The article, in which we introduced the milestone achievement of being able to get WordPress running on .NET, received quite a bit of attention. Let’s recap what happened and follow up with video tutorial.
A few weeks back, we introduced that we are finally able to run a virtually unmodified clone of WordPress on .NET Core 1.0 with Peachpie.
Note: Please beware, just as we state in the prerequisites, that it is required to have .NET Core 1.0 installed. Several users have pointed out in the Gitter chat that the compilation fails with .NET Core 1.1.0 (preview). This is due to the fact
dotnet still uses the .NET Core 1.0 compilation tools in .NET Core 1.1.0. We will have to wait for Microsoft to patch this up, but keep in mind the new .NET Core SDK is still a preview.
The modifications we made are there for Peachpie to compile the project. They are, however, just temporary until the necessary functionalities are implemented in Peachpie. The missing constructs are further down on the roadmap and it was our plan to finally offer something tangible to work with.
Don’t worry, once Peachpie will support the missing functionalities, it will also be able to run a fully unmodified clone of WordPress. Until then, we have prepared a version of WordPress with the necessary modifications for you to download or fork.
So far, we are able to run the standard WordPress dashboard, including the customizer functions. However, plugin support is highly limited – in fact we assume most plugins won’t work yet. Therefore, the current support for WordPress is just for the bare WordPress construct and you can consider this a proof of concept. We always reiterate that Peachpie is still in version 0.5.0 and is not intended to be used in a production setting yet.
The way and extent to which our post was received really exceeded our expectations. Our post on Hackernews went viral, and many reputable members of the community praised or mentioned us, which we really appreciated:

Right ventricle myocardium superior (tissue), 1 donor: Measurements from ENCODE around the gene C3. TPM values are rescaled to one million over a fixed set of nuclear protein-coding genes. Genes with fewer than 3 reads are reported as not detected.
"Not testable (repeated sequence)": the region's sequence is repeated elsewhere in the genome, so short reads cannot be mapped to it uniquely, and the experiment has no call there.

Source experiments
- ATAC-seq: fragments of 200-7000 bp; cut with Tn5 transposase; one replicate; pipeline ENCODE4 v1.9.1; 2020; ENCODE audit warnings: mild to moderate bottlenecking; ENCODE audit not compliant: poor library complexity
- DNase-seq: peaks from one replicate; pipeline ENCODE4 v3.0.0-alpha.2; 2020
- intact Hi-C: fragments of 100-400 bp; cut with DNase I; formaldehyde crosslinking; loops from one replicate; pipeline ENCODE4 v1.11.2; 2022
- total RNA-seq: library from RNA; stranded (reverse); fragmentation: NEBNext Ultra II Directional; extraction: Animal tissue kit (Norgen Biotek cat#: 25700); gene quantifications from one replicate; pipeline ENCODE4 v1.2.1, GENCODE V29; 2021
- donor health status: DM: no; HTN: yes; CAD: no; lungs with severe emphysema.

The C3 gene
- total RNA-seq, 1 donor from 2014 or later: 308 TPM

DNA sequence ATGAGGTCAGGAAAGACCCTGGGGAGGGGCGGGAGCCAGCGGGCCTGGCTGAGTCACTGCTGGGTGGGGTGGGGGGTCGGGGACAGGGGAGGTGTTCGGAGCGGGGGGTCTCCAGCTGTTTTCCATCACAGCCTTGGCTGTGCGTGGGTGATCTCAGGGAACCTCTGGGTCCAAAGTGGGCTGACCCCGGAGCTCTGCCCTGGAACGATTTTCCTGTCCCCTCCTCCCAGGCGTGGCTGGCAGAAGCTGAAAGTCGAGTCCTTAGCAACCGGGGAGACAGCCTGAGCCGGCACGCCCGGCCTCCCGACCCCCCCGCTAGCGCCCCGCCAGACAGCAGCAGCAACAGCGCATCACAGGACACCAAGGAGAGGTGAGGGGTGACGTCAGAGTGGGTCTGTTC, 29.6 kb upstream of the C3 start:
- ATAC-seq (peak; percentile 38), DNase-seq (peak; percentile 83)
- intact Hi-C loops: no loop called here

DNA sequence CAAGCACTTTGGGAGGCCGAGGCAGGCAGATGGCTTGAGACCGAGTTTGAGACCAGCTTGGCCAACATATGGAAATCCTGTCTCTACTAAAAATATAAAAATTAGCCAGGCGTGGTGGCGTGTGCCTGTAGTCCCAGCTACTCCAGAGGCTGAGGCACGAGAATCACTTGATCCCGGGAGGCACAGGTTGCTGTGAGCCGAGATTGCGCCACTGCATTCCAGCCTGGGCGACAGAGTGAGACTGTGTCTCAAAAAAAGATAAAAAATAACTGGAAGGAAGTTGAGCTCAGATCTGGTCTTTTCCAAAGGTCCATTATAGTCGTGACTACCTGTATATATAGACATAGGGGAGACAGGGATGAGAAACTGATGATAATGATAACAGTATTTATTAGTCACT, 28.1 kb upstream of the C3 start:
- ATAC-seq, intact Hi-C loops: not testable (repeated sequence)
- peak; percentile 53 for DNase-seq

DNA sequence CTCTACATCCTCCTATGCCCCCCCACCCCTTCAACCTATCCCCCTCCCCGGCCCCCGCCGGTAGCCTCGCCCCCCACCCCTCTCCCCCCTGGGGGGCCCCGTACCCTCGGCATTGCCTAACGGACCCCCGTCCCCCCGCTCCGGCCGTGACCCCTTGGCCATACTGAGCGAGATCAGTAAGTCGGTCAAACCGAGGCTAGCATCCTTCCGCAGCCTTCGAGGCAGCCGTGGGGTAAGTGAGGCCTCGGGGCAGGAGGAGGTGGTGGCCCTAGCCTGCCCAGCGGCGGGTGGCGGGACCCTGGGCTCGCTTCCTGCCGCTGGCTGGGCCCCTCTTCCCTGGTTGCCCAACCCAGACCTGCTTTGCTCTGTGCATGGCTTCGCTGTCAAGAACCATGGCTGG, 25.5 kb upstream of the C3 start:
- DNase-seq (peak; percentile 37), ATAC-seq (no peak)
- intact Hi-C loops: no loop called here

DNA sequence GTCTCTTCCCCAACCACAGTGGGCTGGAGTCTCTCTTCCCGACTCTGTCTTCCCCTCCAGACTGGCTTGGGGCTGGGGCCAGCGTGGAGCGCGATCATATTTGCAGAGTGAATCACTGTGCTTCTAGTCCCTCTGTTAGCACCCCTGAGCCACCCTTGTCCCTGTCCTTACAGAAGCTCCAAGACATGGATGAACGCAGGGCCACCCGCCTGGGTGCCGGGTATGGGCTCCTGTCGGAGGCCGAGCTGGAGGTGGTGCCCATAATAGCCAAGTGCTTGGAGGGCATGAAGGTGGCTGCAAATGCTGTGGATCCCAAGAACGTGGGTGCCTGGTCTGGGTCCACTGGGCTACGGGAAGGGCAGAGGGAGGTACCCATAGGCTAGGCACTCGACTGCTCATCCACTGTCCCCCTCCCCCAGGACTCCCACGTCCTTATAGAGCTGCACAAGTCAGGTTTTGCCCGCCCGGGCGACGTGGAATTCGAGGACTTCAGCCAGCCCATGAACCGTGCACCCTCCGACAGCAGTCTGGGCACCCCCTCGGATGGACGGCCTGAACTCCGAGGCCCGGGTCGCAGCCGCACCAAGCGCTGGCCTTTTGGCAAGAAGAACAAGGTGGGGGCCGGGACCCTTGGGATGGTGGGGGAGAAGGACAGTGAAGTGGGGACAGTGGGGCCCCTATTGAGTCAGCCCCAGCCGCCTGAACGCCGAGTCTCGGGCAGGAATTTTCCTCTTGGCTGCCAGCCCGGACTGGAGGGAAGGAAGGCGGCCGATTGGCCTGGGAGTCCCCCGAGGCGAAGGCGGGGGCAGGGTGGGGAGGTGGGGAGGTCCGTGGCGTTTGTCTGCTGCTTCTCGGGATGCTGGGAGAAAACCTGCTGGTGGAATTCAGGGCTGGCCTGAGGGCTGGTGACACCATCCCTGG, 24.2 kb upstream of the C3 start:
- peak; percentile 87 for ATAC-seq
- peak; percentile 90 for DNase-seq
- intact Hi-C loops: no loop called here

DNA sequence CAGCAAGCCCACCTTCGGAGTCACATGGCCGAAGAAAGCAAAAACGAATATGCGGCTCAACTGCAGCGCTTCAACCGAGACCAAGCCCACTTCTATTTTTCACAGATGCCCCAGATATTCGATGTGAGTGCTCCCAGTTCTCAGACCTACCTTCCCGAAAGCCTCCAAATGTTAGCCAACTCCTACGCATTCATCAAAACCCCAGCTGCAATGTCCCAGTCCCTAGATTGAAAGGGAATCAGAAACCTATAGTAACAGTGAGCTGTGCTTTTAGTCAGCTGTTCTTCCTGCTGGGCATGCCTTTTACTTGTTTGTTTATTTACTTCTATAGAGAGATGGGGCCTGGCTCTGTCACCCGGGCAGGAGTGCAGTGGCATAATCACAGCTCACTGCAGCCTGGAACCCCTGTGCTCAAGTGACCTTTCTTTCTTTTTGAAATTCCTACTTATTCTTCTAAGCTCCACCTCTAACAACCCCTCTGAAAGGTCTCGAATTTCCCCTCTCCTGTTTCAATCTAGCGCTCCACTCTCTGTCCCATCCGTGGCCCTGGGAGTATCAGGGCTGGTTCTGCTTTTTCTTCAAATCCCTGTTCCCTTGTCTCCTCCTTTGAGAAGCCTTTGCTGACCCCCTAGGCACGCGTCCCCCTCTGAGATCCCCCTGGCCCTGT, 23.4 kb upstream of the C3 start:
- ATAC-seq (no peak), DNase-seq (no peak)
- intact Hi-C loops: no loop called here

— Ben Adams (@ben_a_adams) February 28, 2017
Microsoft MVP Ben Adams and his mindboggling Peachpie benchmarks – we’ll get back to that below.
WordPress Running on .NET https://t.co/ACrqnoKqOZ There's a headline I never expected to see
— Brad Williams (@williamsba) February 28, 2017
WordPress guru Brad Williams.
Cool. PHP compiler for .NET runs UrhoSharp and can also target Android and iOS. https://t.co/fMz0CgmbEk
— Miguel de Icaza (@migueldeicaza) February 28, 2017
Xamarin founder Miguel de Icaza on our first attempt at using UrhoSharp with PHP. So far, we can only run it on Windows, but Miguel will definitely like what we will do soon.
— Tomas Petricek (@tomaspetricek) February 28, 2017
Former member of the Phalanger core development team and F# connoisseur Tomas Petricek.
We also saw a whole host of articles on the topic, most notably Matthew Hughes’ article in The Next Web, which we really liked. Additionally, there have been numerous articles in languages other than English:
- [Czech] Jan Polzer: WordPress nyní běhá na .NET. Díky Peachpie
- [Italian] Claudio Garau: WordPress su .NET con Peachpie
- [German] Entwickler.de: Peachpie: WordPress auf .NET ausführen
Ben Adams’ Techempower Benchmark
Ben Adams took it upon himself to run the Techempower plaintext benchmark with Peachpie and his results were quite fascinating:
Pipeline depth: 16 Running 10s test @ http://...:5004/plaintext.php 40 threads and 1024 connections Thread Stats Avg Stdev Max +/- Stdev Latency 49.94ms 76.02ms 1.29s 92.38% Req/Sec 7.69k 2.00k 17.05k 78.68% 3086700 requests in 10.10s, 441.56MB read Socket errors: connect 19, read 0, write 0, timeout 45 Requests/sec: 305612.35 Transfer/sec: 43.72MB
305612 requests/sec is quite impressive. If you want to check out Ben’s benchmark, you can find it here.
In order to better present how to run WordPress on .NET with Peachpie, we made an instructional video tutorial, where we go into more detail than we did in the blog post:
In this video, you can see exactly which steps are required, from setting up your MySQL database with Docker, all the way to compiling the project and running WordPress in your browser.
If you enjoyed the option of compiling WordPress to .NET and running it on .NET Core, we always appreciate spreading the word. If you believe you can do so, do get involved and contribute to the project. The more contributors, the faster we will be able to get full frameworks (Symfony, CakePHP etc.) or unmodified versions of CMS’s running.